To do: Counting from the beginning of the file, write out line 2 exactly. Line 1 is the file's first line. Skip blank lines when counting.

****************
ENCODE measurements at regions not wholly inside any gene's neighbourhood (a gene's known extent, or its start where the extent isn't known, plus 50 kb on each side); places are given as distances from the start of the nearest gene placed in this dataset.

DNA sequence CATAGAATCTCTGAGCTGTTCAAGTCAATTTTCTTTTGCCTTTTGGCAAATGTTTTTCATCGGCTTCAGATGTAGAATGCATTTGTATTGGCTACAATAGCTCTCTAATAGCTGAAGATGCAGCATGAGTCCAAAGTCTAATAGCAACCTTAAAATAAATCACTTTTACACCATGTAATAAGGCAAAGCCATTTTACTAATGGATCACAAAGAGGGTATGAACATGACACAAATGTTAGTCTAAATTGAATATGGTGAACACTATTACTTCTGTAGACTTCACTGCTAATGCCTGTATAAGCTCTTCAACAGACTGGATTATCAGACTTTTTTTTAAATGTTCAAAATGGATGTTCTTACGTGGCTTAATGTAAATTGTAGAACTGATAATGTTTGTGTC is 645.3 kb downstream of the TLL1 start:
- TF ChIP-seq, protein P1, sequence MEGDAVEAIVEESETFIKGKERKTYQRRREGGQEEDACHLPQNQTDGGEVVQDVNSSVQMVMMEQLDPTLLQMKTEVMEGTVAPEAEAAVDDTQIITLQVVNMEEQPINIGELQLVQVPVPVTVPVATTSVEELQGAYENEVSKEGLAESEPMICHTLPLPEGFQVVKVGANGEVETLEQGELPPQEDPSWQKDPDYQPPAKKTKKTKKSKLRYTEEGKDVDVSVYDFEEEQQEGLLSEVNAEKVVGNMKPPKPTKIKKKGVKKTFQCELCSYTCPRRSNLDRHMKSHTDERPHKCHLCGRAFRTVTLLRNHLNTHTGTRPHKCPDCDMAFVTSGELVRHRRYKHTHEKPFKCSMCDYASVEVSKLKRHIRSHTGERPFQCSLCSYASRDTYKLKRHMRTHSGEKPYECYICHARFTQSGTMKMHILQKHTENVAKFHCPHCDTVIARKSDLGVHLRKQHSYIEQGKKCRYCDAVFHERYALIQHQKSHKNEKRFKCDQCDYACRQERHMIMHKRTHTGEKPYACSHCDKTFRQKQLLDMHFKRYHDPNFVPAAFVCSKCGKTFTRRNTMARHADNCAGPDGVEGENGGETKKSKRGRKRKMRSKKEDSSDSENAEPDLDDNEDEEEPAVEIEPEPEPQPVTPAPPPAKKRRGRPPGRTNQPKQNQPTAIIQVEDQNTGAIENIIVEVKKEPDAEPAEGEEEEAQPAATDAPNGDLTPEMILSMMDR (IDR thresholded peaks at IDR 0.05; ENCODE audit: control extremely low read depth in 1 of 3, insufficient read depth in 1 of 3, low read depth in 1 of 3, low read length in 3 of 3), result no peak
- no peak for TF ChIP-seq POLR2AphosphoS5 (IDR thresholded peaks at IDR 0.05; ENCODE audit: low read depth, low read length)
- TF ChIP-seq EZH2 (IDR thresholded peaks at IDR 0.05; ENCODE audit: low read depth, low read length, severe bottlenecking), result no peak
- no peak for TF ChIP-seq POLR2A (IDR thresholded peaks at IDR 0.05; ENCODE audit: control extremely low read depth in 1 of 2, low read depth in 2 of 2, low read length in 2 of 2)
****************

DNA sequence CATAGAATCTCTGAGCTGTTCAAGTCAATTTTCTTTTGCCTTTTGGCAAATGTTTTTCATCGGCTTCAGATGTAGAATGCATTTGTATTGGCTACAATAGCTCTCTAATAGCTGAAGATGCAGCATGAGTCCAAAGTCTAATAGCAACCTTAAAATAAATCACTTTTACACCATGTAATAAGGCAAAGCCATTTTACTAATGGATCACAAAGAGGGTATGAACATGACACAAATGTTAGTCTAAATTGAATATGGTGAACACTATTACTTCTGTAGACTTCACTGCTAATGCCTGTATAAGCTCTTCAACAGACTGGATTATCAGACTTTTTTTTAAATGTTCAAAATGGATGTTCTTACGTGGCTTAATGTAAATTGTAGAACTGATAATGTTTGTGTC is 645.3 kb downstream of the TLL1 start: